|Publication number||US4506432 A|
|Application number||US 06/538,648|
|Publication date||Mar 26, 1985|
|Filing date||Oct 3, 1983|
|Priority date||Oct 3, 1983|
|Publication number||06538648, 538648, US 4506432 A, US 4506432A, US-A-4506432, US4506432 A, US4506432A|
|Inventors||Jackie E. Smith|
|Original Assignee||Hughes Tool Company|
|Export Citation||BiBTeX, EndNote, RefMan|
|Patent Citations (10), Referenced by (51), Classifications (13), Legal Events (12)|
|External Links: USPTO, USPTO Assignment, Espacenet|
The present invention relates generally to joints of drill pipe for rotary earth drilling having tool joint members on each end with threaded connections for connecting the joints with other joints of drill pipe and, specifically, to such tool joint members having improved frictional properties at elevated temperatures, and a method of connecting the same.
A drill pipe string of the type used in rotary earth drilling is comprised of joints of drill pipe which have box and pin members secured to the opposite ends thereof by suitable means, such as welding. The "box" tool joint member is internally threaded and adapted to receive a mating externally threaded "pin" tool joint member. Mating joints of drill pipe are interconnected to form the pipe string used in the rotary earth drilling process to suspend, support and rotate a drill bit and produce a borehole. It is necessary that the joints of drill pipe be made up tightly enough to prevent leakage, wobble, and unscrewing. Power tongs and power driven cable winches are often used to provide the torque to make up the tool joint connections. The frictional properties of the threaded connections of the tool joint members are important since these frictional properties dictate the amount of torque that can be transmitted by the tool joint. The higher the friction coefficient, the greater the torque transmitting capability and the less the chance of additional makeup occuring down the hole. Insufficient frictional engagement can allow excessive makeup which can burst the box or stretch, crack or completely break the pin.
In order to maintain a high coefficient of friction between the threaded connections of the box and pin tool joint members, zinc base thread compounds are widely used. The zinc base thread compound or "dope" allows the tool joints to be broken out easily and also minimizes excessive make up during drilling. A problem exists, however, with the use of zinc base thread compounds in high temperature drilling environments such as in geothermal wells. The zinc base thread compound tends to lose its lubrication properties at higher temperatures and it is then difficult to break the tool joint connection when tripping pipe out of the well bore. Because of this problem, copper base thread compounds are traditionally used in geothermal wells and other high temperature drilling environments. The copper base thread compound maintains its lubrication properties at higher temperatures allowing the tool joints to be broken out more easily. However, because the coefficient of friction of the copper base thread compound is lower, torsional failures are more likely since additional makeup occurs between the pin and box resulting in stretched pins and other problems.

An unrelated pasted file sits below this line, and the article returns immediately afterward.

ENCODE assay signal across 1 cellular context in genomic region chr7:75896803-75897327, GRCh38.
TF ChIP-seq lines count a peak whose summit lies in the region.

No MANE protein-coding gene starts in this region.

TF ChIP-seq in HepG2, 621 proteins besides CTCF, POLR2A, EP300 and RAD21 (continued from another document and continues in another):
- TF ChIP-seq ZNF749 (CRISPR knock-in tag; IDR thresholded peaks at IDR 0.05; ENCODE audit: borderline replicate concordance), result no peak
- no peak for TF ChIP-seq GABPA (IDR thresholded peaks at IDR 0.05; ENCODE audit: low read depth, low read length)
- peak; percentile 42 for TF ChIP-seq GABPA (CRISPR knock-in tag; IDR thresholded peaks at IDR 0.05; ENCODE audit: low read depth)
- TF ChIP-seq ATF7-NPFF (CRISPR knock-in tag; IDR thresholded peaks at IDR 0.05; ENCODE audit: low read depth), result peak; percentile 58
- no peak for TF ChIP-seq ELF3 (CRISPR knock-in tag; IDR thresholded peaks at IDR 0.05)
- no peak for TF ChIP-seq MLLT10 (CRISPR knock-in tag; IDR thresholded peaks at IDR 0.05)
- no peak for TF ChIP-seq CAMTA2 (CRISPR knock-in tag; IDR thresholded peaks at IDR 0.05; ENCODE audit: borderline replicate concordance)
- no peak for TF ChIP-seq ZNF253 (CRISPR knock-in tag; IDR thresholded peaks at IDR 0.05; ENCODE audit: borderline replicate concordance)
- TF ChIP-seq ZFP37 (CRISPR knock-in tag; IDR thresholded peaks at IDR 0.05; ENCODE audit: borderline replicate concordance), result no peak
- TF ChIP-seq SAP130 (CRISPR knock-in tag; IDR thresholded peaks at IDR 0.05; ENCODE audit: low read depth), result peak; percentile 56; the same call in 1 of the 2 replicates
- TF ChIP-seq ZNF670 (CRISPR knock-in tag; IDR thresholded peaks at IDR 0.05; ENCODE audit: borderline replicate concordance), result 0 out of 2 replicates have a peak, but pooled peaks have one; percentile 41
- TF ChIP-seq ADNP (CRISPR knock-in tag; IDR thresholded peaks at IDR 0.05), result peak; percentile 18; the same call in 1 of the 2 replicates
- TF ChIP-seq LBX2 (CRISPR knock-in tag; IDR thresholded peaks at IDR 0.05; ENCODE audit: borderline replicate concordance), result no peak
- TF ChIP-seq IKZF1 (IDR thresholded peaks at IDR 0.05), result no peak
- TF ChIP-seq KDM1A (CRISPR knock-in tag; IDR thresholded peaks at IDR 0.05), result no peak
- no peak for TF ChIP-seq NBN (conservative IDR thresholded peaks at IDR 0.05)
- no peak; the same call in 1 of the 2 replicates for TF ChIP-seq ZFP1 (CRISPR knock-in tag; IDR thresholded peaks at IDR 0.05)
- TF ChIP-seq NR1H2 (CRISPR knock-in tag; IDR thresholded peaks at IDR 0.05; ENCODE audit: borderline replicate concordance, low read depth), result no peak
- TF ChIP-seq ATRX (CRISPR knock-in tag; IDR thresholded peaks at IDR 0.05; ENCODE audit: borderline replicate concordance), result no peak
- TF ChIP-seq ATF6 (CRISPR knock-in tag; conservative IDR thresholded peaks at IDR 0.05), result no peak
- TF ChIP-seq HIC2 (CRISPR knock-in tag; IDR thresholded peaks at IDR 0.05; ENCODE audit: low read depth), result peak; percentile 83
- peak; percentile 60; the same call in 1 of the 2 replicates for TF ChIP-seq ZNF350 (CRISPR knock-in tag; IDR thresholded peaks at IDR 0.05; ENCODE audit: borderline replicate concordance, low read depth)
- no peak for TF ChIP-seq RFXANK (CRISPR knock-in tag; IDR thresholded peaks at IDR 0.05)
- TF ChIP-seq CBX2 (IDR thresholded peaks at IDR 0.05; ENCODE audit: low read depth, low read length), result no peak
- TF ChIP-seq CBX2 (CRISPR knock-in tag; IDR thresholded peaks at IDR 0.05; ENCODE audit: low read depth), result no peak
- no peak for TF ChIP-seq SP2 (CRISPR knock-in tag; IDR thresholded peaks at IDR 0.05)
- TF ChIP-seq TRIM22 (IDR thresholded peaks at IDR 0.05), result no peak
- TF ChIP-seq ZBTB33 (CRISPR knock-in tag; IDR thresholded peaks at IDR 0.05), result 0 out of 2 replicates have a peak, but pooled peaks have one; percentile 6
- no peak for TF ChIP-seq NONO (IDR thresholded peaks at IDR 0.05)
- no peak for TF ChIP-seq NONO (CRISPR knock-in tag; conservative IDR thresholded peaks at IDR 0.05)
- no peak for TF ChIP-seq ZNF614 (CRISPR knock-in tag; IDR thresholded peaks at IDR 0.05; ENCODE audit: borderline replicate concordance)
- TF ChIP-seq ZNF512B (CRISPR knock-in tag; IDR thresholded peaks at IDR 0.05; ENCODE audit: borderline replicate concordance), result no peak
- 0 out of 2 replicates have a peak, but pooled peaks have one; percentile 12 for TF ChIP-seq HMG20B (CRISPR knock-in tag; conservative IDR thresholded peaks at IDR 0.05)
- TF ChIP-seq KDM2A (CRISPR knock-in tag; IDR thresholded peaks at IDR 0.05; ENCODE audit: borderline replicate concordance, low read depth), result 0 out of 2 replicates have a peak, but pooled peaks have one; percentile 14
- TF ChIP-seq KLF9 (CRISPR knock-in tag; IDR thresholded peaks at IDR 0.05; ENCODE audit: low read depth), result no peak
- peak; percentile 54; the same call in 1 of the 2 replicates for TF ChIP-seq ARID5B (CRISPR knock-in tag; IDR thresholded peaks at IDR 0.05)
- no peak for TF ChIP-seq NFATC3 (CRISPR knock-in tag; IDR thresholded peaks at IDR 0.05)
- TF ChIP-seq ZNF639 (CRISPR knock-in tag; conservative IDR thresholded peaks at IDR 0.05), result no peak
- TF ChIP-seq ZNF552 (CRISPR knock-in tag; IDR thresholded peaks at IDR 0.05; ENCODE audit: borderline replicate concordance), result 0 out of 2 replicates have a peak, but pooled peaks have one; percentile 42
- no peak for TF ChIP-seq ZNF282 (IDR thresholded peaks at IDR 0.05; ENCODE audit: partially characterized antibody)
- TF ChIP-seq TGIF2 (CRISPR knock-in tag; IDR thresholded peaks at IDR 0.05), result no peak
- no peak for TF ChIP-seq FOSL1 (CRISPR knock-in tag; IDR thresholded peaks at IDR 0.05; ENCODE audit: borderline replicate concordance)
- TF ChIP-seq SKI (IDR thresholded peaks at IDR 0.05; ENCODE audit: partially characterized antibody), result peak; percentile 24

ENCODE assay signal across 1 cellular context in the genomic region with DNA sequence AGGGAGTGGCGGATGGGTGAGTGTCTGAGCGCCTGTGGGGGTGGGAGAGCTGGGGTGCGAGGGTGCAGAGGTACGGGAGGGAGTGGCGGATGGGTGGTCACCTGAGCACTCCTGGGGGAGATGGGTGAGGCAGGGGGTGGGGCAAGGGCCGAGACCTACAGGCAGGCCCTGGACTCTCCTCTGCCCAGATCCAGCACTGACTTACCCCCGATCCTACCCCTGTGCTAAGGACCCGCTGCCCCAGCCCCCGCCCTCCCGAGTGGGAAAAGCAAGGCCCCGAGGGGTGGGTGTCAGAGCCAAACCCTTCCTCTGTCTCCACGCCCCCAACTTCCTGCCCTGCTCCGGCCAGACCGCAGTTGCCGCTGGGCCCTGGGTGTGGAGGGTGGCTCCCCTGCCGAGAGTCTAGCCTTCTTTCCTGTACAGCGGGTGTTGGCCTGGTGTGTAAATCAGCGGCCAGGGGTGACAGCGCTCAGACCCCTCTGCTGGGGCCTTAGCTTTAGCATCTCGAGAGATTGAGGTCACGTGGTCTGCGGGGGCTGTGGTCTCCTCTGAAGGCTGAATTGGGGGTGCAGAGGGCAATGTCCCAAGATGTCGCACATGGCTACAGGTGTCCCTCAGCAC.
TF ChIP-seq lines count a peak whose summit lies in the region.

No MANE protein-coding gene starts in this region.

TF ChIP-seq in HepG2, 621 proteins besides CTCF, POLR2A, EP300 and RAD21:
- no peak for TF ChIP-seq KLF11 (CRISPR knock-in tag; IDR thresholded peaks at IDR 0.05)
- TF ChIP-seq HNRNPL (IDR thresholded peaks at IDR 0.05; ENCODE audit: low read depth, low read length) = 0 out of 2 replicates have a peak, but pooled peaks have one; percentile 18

It has now been discovered that by nickel plating the tool joint threaded connections, zinc base thread compounds can be utilized without producing the undesirable effects generally associated with zinc base compounds at higher temperatures.
The present invention concerns a method of connecting a joint of drill pipe for rotary earth drilling having tool joint members on each end with threaded connections for connecting the joints with other joints of drill pipe. Nickel plating is applied to a portion of the threaded connection of at least one of the tool joint members. The threaded connection is then doped with a zinc base thread compound and the joint of drill pipe is made up by threadedly connecting the nickel plated threaded connection of one tool joint member with the threaded connection of a mating tool joint member. Preferably, both the pin and box tool joint members are nickel plated. At least one of the pin and box tool joint members is heat treated to produce a different hardness in the nickel plating of the member so treated to lessen the possibility of galling the threads.
Additional objects, features and advantages will be apparent in the written description which follows.
FIG. 1 is a side partial cross-sectional view of a tool joint of the invention with portions of the tool joint being shown broken away.
FIG. 1 shows a joint of drill pipe of the invention designated generally as 11. The joint 11 has tool joint members 13, 15 on each end with threaded connections 17, 19 for connecting the joints with other joints of drill pipe. The externally threaded connection 17 is referred to as a "pin" and is adapted to matingly engage the internally threaded connection 19 referred to as a "box". The tool joint members 13, 15 are each secured to a length of drill pipe 21, 23, as by welding. During make up of the tool joint, the box end face 25 engages the pin shoulder 27, as shown in FIG. 1.